Sackett v. State, 013019 AKSC, A-12485
|Opinion Judge:||WOLLENBERG, JUDGE|
|Party Name:||RONALD DEAN SACKETT, Appellant, v. STATE OF ALASKA, Appellee.|
|Attorney:||Megan M. Rowe, Denali Law Group, under contract with the Office of Public Advocacy, Anchorage, for the Appellant. Ann B. Black, Assistant Attorney General, Office of Criminal Appeals, Anchorage, and Jahna Lindemuth, Attorney General, Juneau, for the Appellee.|
|Judge Panel:||Before: Mannheimer, Chief Judge, and Allard and Wollenberg, Judges.|
|Case Date:||January 30, 2019|
|Court:||Supreme Court of Alaska|
UNPUBLISHED See Alaska Appellate Rule 214(d)
Appeal from the Superior Court, Third Judicial District, Kenai, Trial Court No. 3KN-10-1858 CR Anna M. Moran, Judge.
Megan M. Rowe, Denali Law Group, under contract with the Office of Public Advocacy, Anchorage, for the Appellant.
Ann B. Black, Assistant Attorney General, Office of Criminal Appeals, Anchorage, and Jahna Lindemuth, Attorney General, Juneau, for the Appellee.
Before: Mannheimer, Chief Judge, and Allard and Wollenberg, Judges.
In 2012, Ronald Dean Sackett was indicted on twenty counts of first- and second-degree sexual abuse of a minor for repeatedly abusing his stepdaughter over a period of several years. On the first day of Sackett's jury trial, he sought to negotiate a plea agreement rather than face a long trial during which many of his friends and family members would testify against him.
The State and Sackett ultimately agreed to a resolution of the case. Sackett pleaded guilty to a consolidated count of attempted first-degree sexual abuse of a minor, encompassing acts of fellatio and digital penetration occurring in 2005.1 The State dismissed the remaining charges. Sentencing was left open to the court.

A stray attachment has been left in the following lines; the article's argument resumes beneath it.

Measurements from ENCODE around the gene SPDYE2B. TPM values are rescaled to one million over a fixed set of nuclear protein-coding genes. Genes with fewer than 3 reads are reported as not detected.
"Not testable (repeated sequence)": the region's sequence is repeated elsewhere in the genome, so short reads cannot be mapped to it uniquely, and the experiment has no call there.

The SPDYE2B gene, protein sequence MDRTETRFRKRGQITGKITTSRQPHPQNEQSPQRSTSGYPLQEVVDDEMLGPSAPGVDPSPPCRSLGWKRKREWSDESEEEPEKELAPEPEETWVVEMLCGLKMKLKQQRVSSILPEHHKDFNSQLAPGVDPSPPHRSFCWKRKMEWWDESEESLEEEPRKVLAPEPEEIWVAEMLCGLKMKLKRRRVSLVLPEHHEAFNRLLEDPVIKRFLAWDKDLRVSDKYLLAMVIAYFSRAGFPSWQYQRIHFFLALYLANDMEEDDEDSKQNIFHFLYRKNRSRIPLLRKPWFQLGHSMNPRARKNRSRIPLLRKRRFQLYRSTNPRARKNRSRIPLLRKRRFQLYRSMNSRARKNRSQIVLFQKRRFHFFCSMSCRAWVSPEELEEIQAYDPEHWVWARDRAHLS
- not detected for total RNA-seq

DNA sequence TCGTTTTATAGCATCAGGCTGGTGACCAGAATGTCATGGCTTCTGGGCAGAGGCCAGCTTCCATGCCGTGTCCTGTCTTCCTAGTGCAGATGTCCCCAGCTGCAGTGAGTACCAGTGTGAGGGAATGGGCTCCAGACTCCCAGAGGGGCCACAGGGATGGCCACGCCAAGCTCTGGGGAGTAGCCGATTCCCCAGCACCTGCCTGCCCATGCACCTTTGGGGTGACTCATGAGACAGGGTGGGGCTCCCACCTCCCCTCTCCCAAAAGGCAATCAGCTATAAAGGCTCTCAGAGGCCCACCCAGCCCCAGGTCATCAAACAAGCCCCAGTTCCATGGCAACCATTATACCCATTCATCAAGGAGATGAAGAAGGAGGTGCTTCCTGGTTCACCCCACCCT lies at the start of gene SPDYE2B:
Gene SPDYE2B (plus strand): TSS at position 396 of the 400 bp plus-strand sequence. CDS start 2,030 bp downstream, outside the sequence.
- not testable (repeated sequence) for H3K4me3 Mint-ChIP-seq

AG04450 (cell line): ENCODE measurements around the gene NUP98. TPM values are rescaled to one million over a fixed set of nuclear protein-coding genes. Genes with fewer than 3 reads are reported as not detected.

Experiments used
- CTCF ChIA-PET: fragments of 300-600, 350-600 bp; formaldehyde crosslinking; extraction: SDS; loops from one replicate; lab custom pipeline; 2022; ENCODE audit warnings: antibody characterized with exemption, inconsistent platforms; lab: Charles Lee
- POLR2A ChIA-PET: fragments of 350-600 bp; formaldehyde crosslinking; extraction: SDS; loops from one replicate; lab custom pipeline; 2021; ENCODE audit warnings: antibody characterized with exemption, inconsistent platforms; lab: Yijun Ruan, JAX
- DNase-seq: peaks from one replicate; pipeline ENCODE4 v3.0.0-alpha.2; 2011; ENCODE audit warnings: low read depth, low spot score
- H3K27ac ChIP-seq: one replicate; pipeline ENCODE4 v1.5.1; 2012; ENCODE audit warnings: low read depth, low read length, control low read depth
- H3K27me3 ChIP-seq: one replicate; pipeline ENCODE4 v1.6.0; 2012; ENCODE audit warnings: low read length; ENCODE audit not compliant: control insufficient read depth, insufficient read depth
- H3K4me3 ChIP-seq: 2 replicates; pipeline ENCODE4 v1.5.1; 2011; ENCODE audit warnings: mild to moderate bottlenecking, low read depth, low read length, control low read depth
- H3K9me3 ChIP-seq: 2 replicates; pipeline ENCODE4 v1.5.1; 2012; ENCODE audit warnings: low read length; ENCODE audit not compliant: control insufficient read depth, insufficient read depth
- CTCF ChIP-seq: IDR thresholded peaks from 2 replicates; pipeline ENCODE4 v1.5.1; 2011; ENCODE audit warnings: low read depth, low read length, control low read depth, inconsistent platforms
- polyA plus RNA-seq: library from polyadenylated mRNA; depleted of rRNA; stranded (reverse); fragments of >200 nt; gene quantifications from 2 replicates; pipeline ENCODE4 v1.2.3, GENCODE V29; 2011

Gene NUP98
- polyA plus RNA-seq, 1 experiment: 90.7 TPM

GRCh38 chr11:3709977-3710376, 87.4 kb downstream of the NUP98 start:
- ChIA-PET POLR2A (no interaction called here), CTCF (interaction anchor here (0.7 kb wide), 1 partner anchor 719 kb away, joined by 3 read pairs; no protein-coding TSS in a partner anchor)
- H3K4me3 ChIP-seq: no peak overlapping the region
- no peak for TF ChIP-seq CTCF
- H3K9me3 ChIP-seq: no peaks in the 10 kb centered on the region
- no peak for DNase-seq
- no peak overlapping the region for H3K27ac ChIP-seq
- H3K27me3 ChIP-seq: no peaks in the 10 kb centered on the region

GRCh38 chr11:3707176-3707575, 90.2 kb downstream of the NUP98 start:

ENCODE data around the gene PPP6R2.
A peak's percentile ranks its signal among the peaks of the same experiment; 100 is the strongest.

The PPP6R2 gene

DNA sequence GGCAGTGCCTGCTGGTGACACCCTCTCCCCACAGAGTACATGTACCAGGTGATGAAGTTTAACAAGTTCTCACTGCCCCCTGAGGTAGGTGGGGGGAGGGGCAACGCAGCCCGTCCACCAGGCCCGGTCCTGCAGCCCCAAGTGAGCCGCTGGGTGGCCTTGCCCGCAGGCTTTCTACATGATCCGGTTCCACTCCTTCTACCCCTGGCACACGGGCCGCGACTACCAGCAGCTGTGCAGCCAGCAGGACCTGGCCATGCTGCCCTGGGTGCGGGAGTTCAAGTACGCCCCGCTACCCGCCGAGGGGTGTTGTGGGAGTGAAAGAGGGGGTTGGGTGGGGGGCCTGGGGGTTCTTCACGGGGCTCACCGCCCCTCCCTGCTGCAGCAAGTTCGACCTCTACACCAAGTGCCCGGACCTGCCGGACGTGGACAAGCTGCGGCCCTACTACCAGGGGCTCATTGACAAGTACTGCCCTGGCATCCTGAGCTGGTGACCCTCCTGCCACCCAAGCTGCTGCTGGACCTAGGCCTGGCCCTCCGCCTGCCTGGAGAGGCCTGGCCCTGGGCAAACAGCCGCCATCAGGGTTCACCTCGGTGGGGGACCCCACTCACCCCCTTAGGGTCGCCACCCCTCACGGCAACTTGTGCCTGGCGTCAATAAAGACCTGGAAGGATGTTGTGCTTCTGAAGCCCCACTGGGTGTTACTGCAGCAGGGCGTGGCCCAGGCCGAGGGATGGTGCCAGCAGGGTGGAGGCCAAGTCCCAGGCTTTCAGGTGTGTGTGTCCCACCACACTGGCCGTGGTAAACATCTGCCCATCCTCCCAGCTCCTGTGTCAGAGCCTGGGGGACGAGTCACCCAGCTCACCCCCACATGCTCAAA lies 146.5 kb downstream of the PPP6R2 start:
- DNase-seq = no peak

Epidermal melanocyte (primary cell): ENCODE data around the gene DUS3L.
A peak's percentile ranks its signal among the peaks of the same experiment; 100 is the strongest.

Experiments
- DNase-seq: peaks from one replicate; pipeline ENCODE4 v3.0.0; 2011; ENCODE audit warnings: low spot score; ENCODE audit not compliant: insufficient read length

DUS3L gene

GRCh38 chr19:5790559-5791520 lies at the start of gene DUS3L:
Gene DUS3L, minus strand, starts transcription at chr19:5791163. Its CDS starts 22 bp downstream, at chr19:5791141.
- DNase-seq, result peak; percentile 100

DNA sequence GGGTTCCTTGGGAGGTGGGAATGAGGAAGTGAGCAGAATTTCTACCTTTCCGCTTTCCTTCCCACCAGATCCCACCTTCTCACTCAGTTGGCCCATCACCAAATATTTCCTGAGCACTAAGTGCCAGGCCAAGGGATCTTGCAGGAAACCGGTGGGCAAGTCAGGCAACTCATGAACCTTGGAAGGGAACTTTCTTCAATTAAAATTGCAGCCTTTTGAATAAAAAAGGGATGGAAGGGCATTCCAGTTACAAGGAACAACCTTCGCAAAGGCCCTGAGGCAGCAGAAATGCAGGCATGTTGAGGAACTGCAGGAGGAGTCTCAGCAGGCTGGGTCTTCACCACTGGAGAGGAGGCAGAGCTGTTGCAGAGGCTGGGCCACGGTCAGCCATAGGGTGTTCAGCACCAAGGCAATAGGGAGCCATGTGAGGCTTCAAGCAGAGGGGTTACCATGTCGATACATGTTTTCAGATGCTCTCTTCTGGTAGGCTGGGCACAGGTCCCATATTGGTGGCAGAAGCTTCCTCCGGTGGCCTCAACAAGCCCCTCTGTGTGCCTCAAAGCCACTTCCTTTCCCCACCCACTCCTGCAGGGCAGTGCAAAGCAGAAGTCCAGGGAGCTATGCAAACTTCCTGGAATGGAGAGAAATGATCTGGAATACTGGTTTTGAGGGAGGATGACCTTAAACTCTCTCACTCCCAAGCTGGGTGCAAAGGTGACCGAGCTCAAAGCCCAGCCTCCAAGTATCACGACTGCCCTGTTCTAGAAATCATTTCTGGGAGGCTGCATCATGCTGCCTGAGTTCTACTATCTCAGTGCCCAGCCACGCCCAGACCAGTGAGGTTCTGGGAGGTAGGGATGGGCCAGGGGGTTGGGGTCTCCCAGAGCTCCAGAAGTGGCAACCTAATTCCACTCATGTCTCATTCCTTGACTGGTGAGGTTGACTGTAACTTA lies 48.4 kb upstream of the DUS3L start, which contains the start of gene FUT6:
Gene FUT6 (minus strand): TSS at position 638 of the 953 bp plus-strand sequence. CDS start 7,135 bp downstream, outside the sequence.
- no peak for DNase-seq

Prior to sentencing, Sackett asked his attorney to move to withdraw his plea. Because Sackett alleged that his attorney had provided ineffective assistance of counsel in connection with the plea negotiations, the court appointed conflict counsel to litigate the plea-withdrawal motion.
Sackett's new attorney argued that Sackett had received deficient representation from his prior attorney, that Sackett had not fully understood the elements of the offense to which he pleaded guilty (in particular, he had not understood the term "fellatio"), and that at the time of his change of plea, Sackett had been under the influence of medications that inhibited his ability to freely and knowingly enter his plea. The State opposed, arguing that Sackett had simply changed his mind.
Following an evidentiary hearing at which Sackett and his trial attorney testified, the court rejected each of...
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